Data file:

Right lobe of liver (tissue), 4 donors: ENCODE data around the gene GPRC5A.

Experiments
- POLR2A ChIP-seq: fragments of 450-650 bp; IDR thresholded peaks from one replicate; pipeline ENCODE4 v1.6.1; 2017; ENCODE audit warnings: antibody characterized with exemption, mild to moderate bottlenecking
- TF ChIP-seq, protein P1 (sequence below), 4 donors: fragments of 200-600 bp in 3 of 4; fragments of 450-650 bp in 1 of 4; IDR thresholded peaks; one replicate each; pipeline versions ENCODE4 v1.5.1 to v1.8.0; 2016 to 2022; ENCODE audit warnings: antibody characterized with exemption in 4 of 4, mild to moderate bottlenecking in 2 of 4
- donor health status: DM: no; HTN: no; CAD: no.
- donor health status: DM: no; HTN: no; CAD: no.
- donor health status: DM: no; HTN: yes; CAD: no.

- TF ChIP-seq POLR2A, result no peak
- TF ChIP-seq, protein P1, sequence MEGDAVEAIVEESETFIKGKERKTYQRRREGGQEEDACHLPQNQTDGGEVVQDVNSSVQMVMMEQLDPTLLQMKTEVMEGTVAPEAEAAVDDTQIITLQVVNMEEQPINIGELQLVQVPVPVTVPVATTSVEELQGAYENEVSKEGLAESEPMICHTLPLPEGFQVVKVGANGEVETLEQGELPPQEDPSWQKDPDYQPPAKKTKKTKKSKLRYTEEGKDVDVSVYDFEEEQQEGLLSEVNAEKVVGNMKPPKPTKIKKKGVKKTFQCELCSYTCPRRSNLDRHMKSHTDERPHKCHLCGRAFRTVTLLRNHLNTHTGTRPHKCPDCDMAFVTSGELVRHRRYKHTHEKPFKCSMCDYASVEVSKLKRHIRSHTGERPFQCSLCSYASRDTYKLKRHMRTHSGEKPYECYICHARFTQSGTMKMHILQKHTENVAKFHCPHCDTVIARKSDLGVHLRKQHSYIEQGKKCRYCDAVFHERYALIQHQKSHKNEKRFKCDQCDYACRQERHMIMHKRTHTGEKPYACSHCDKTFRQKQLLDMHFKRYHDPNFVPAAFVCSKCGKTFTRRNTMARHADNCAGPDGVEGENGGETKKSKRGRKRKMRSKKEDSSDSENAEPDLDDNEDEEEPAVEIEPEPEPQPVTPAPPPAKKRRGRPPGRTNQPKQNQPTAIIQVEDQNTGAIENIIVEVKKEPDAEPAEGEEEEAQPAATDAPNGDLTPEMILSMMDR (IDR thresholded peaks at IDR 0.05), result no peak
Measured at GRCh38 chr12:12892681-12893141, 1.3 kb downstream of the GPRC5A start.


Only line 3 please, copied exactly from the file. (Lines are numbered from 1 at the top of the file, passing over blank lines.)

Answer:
- POLR2A ChIP-seq: fragments of 450-650 bp; IDR thresholded peaks from one replicate; pipeline ENCODE4 v1.6.1; 2017; ENCODE audit warnings: antibody characterized with exemption, mild to moderate bottlenecking